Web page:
Many of us have a love-hate relationship when it comes to spicy food. Either you're smothering everything you eat with hot sauce, or you're shying away from a korma. But could a little red pepper or two in your meals actually be good for you? It's time to turn up the heat.
Many of us understandably avoid meals containing chilli, due to the effects of capsaicin (the heat-causing chemical inside) and the reactions it can cause in our mouths and digestive system. However, there are claims that spicy food can actually boost your metabolism and help with weight loss. So what does the evidence show?
Chillies and weight loss
It turns out there have been several scientific studies published that have linked hot chilli peppers with weight loss.
Derbyshire reveals that while everyone's bodies react to spice very differently, the research indicates that: "A daily consumption of capsaicin may contribute to weight loss through reductions in energy intake."
She explains that this means eating spicy food could potentially make you want to eat fewer calories than you otherwise would. This could be the main reason hot food is sometimes associated with weight loss.
Spice up your metabolism?
But do chillies actually speed up your metabolic rate? And what do we mean by metabolism anyway? Nutritionist Rose Constantine-Smith explains:
"Metabolism is 'the process of generating energy from nutrients'. Put simply, it is the process that our body has to go through to get energy from the food we eat."
She explains that the energy our body uses to simply exist (for our vital organs to function) makes up between 56-80% of our total energy. It is described as our basal metabolic rate (BMR). It does not take into account anything else like walking, talking or eating."
So a low metabolism might be more accurately described as 'low BMR'. Constantine-Smith explains that everyone's BMR is different. And there are several things which can affect it, she reveals:
The way you use energy can be affected somewhat by your genetics, although this isn't fully understood yet.
Muscle burns more energy than fat so the higher the muscle-to-fat ratio someone has, the more energy they will burn.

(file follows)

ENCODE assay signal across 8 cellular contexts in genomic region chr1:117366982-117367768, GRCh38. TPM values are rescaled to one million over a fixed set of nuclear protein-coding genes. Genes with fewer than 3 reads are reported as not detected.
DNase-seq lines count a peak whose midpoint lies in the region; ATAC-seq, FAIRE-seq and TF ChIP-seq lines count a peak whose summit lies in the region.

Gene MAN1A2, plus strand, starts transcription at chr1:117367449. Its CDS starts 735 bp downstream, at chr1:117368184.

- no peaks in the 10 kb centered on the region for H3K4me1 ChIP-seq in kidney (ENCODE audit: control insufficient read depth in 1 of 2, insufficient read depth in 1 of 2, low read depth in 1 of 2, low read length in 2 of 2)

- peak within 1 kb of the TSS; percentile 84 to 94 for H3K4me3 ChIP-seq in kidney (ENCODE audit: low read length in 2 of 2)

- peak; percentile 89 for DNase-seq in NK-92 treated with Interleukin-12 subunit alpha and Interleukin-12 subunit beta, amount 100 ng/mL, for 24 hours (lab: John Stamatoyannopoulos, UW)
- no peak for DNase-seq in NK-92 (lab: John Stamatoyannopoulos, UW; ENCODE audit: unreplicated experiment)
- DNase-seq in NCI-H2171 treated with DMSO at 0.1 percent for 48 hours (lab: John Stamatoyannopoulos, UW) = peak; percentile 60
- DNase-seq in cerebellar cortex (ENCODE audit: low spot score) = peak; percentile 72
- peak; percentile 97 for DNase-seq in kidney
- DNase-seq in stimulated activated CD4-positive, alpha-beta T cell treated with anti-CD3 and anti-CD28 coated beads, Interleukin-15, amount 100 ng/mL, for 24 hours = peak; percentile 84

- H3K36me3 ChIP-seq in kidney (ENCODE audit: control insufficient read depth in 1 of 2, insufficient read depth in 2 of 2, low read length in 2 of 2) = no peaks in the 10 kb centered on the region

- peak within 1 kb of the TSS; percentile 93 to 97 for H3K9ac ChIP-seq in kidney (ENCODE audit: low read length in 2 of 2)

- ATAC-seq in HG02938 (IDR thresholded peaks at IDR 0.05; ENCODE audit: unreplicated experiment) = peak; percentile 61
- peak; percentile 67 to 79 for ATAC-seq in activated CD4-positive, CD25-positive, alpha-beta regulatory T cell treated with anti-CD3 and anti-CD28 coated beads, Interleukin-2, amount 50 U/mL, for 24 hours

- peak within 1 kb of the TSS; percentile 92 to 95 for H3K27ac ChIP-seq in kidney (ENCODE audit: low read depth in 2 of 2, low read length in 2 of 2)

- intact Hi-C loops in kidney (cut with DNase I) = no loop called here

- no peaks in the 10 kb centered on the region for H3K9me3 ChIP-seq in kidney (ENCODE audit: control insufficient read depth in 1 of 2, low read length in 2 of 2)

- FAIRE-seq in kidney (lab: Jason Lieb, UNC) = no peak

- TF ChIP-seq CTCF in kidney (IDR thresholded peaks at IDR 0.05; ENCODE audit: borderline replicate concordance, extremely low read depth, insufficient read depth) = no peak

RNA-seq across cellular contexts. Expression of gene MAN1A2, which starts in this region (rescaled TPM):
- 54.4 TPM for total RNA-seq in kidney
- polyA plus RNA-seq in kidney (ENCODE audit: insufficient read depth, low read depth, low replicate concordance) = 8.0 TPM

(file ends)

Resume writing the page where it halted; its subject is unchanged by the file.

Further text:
As, in general, men tend to have a higher muscle-to-fat ratio than women, their BMR is higher.
As we get older, our BMR tends to reduce. This is thought to be due to the loss of muscle which is often seen in ageing.
The bigger the body, the more energy required to sustain it.
But does a slow metabolism cause weight gain? Unfortunately, says Constantine-Smith, it's not that simple.
"The majority of the time, current evidence does not indicate this. Especially as a larger body actually requires more energy to survive. There are some exceptions - an underactive thyroid gland, for instance, slows your metabolism and usually leads to weight gain even though you're not eating more. But people can gain weight for many reasons, such as eating more than your body requires, lack of exercise, stress, lack of sleep, and illness."
So can chillies help? Constantine-Smith says: "It's true that the capsaicin chilli has been found, in some studies, to increase the rate of our metabolism and therefore the speed at which we burn calories. However, these claims are weak. And even if it's true, the effect is only very, very minimal and appears to only be a short-term, temporary thing."
Our hot take
So there you go: a hint of spice may be beneficial every now and again but don't expect it to be a quick fix.
If you're not a fan of spicy food, don't panic! There are much more effective ways of losing weight without having to make yourself uncomfortable. You're much better off improving your diet, exercising more and sleeping well.
When it comes to chillies, eat them because you like the flavour, not because you think they're going to help you to shed the pounds.